Improving the ability to plan and evaluate cancer programmes in the world’s poorest regions is an urgent need. The scale of the problem calls for unprecedented action from many sectors. Cancer information systems based on registries form an essential pathway to achieving these goals.
The International Agency for Research on Cancer (IARC) has brought together diverse Partners to address important public health gaps. This coordinated approach is focused on sharing knowledge and adopting proven methods effectively across settings. Matching the right resources to align with the needs of developing countries delivers greater impact.
The process of working through regional centres (termed Hubs) to provide technical and advocacy support to cancer registries is creating a paradigm shift. Informed through evidence, organized strategies are being implemented that are changing the way that cancer registry information is being developed and used in prevention and control efforts. Timely, directed support has generated momentum in advancing the utility of registries as a key resource.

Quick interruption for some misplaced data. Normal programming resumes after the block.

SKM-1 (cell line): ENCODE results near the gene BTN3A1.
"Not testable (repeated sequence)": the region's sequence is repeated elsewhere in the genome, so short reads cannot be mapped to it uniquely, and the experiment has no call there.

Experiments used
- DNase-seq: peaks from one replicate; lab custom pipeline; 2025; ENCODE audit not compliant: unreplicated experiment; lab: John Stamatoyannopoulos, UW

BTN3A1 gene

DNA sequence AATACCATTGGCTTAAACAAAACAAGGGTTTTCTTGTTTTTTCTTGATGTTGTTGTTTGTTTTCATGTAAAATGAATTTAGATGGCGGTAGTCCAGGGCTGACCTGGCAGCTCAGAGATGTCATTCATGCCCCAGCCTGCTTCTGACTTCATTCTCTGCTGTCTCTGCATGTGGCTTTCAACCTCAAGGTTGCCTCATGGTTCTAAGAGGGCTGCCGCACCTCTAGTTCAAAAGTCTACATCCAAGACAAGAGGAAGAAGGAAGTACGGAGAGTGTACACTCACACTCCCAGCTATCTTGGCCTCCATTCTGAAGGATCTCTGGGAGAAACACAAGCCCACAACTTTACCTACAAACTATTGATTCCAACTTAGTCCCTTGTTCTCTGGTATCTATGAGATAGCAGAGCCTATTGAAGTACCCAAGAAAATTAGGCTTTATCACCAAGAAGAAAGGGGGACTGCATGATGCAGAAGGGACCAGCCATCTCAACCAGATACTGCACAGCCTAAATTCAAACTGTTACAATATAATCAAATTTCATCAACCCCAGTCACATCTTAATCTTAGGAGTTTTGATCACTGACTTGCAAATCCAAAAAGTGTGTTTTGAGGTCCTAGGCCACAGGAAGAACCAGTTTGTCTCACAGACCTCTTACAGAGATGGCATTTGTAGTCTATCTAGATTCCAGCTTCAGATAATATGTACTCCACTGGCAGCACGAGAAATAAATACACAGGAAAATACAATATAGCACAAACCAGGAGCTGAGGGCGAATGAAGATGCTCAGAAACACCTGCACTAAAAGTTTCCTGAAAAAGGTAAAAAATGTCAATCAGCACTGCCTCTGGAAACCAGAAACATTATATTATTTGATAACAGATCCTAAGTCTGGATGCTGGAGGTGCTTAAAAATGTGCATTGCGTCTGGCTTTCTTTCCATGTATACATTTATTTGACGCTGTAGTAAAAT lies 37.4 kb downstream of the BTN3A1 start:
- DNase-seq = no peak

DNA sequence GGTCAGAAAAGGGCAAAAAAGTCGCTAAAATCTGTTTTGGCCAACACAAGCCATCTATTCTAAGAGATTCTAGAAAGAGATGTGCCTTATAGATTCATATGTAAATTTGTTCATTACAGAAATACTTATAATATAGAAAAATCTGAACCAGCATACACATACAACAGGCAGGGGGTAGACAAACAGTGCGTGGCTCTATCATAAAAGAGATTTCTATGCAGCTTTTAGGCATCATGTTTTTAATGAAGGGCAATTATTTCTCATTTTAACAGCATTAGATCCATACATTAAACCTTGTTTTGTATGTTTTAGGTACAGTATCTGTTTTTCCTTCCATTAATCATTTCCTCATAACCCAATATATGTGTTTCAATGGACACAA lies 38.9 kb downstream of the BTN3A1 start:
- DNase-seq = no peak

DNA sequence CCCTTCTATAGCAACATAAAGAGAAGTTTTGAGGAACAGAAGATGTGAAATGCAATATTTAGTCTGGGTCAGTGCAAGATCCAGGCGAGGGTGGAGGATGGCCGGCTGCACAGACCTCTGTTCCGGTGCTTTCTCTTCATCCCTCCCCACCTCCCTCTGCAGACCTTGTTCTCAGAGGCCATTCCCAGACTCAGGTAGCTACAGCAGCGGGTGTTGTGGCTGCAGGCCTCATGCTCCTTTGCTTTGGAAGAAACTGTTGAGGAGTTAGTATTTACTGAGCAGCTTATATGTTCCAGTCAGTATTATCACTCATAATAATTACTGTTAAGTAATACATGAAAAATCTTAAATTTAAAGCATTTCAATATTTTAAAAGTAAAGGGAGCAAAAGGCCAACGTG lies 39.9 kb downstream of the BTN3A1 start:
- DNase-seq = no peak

As part of the global registry network, countries can be provided with the means to sustain meaningful input that guides cancer prevention and control programmes. Cancer registration is always feasible, even in lower-resource settings. Innovative approaches that complement regular training courses are contributing new tools and mechanisms to enable registries to benefit from expert advice. The resulting legacy being built for less developed countries is that of core infrastructure and staff with the skills to demonstrate the value of cancer registry information in policy models.